The “openness” of literary language leaves room for students to interpret, dialogue among themselves and construct meaning from the text.
The literary text should be seen as an entry point to the world.
– Suzanne Choo, English Language and Literature Academic Group
Something Literature teachers can do is to help students make connections between the literary text they are studying and other texts. This will help students see how the key concepts and ideas they learn in the Literature classroom play out in other cultures and contexts.
As Suzanne explains, “The literary text should be seen as an entry point to the world.” Teachers can highlight to students particular moments in their Literature text that can be complemented and disrupted by texts from different cultures. These can include non-fiction texts such as documentaries, memoirs and news articles.
Teachers can encourage students to:
- read against the text by critically evaluating its aesthetic construction and the ideological values tied to this;
- read across texts by thinking about how a text connects to networks of literary texts in the world; and
- read around the text by tracing how its ideas connect historically with other literary and non-literary sources.
Rethinking Literature Education
The number of students taking up Literature as a subject at the upper secondary level has declined in recent years. Some see it as a cause for concern. But to Suzanne, it is also an opportunity for educators to rethink the Literature curriculum.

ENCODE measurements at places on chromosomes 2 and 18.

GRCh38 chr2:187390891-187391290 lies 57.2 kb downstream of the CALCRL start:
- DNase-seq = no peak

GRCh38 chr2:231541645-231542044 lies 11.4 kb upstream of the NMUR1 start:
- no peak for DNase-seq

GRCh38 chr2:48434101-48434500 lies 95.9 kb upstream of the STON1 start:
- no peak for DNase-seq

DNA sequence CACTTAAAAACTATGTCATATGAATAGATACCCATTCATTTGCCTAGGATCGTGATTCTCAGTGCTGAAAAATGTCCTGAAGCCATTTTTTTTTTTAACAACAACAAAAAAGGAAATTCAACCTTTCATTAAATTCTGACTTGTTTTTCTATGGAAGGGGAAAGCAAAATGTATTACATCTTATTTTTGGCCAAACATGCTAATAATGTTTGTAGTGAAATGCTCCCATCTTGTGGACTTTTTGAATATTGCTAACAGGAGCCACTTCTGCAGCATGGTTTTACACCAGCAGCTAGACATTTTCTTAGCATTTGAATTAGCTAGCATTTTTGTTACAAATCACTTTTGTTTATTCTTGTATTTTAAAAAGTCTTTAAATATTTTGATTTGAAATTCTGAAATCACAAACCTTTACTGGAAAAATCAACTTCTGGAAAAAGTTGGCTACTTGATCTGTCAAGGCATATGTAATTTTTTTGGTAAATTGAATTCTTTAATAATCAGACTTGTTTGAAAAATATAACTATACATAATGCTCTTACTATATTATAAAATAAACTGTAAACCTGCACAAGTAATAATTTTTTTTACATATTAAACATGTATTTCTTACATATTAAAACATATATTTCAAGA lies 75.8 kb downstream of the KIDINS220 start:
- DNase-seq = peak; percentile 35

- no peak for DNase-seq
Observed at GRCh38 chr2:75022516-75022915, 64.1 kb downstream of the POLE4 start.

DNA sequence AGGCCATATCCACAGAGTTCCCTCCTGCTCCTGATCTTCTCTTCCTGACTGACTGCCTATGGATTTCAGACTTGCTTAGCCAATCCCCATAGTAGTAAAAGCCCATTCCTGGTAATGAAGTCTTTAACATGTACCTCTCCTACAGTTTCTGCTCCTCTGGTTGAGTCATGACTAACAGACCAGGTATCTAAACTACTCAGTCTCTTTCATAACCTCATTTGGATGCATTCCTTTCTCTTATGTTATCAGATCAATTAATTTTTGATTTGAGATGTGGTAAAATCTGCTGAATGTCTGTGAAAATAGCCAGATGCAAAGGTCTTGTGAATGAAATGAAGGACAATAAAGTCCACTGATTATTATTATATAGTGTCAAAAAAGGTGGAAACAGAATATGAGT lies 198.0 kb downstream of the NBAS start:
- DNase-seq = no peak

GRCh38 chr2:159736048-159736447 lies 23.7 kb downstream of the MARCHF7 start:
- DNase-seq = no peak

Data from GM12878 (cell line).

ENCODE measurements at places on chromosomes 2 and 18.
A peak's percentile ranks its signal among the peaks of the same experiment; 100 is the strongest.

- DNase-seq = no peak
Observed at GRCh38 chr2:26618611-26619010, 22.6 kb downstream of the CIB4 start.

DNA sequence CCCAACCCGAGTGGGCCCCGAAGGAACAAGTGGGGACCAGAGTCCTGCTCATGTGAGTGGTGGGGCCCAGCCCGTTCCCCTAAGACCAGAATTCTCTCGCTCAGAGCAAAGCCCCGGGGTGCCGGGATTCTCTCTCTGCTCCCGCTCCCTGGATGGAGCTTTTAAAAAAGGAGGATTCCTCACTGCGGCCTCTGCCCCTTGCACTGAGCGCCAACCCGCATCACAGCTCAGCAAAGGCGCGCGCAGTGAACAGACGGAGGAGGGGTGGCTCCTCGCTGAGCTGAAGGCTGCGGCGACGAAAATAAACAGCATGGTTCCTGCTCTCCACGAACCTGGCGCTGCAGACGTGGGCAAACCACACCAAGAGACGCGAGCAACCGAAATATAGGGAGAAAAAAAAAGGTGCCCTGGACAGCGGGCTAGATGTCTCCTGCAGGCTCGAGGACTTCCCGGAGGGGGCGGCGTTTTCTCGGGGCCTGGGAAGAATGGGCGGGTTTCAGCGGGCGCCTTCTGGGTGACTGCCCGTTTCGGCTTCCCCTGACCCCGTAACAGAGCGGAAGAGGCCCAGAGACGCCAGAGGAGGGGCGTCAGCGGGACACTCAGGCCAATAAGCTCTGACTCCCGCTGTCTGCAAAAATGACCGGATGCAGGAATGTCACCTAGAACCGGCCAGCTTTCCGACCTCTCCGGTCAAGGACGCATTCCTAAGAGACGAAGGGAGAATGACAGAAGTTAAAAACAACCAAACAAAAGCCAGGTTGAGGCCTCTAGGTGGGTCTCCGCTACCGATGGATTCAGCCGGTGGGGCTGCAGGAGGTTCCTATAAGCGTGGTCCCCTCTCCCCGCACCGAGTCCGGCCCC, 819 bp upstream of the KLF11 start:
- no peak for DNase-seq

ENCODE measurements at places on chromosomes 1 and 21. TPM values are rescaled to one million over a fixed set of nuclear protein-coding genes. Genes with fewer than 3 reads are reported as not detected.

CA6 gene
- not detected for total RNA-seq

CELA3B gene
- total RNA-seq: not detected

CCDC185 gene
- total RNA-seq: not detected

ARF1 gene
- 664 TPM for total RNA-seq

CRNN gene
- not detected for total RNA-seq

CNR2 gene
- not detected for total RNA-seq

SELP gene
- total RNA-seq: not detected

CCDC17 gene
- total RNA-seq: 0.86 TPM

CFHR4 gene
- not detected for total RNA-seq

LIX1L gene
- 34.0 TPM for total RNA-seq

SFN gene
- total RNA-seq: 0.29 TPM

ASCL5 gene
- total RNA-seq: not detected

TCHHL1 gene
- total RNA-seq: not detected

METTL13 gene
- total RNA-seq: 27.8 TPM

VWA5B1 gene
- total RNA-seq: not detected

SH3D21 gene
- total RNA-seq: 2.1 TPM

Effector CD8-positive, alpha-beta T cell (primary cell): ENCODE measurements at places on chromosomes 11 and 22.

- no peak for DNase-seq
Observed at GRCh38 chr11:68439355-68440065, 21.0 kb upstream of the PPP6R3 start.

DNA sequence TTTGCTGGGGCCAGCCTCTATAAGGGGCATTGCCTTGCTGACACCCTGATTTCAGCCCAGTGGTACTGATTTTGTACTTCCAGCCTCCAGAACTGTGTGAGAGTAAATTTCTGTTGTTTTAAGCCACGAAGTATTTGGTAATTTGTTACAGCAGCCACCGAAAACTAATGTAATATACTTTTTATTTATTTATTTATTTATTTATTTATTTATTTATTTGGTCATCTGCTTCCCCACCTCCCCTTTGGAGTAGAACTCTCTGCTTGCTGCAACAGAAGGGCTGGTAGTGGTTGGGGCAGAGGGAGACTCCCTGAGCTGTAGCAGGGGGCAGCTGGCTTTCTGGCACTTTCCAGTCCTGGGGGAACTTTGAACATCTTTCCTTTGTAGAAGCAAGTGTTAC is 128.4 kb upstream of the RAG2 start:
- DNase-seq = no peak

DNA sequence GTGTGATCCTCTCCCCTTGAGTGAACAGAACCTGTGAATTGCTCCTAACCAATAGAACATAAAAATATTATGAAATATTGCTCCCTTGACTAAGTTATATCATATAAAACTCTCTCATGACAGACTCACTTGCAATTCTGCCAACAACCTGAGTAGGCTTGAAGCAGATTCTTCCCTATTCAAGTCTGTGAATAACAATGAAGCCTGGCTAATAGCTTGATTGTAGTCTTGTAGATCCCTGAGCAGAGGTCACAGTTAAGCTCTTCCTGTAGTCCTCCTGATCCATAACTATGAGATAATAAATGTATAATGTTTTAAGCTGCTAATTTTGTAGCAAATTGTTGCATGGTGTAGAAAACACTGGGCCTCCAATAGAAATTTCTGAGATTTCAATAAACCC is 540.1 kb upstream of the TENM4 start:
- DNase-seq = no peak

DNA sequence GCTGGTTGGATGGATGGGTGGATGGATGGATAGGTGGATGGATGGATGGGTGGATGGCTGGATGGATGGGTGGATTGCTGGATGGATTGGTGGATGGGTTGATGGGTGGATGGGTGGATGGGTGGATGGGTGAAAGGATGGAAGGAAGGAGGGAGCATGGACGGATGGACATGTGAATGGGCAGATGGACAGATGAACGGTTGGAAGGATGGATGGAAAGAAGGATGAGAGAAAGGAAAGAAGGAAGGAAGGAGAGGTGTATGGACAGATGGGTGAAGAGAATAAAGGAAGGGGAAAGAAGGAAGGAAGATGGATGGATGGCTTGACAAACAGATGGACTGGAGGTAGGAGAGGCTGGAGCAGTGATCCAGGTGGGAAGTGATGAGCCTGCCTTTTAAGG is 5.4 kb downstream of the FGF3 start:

She thinks that literary texts currently taught in Singapore classrooms often deal with themes such as colonialism, apartheid and American race relations.
Suzanne often challenges her teachers to think about this: How can our Literature curriculum connect more closely to what is happening in our world today? For example, what do the literary texts have to say about terrorism, immigration, human rights, human trafficking, global warming and the effects of transnational corporations?
A cosmopolitan Literature curriculum that emphasizes deeper empathetic understanding of other cultures will help to foster “hospitable imagination”, in which one responds out of ethical responsibility towards others different from oneself.
A hospitable imagination is becoming increasingly important in Singapore, says Suzanne, because we need to learn how to work, live and study alongside immigrants and foreigners.
“If I’m communicating with someone from another culture, I cannot just communicate intellectually. I need to have particular dispositions, such as openness to learn from and not just tolerate someone from a different race or culture, as well as the capacity to negotiate and appreciate ambiguity,” she points out.
Literature education plays a vital role in preparing our students for the globalized world. It opens up space in the classroom for our students to think deeply about not just the stories they read, but also essential questions about what it means to be a human being and to relate to the others in our interconnected age.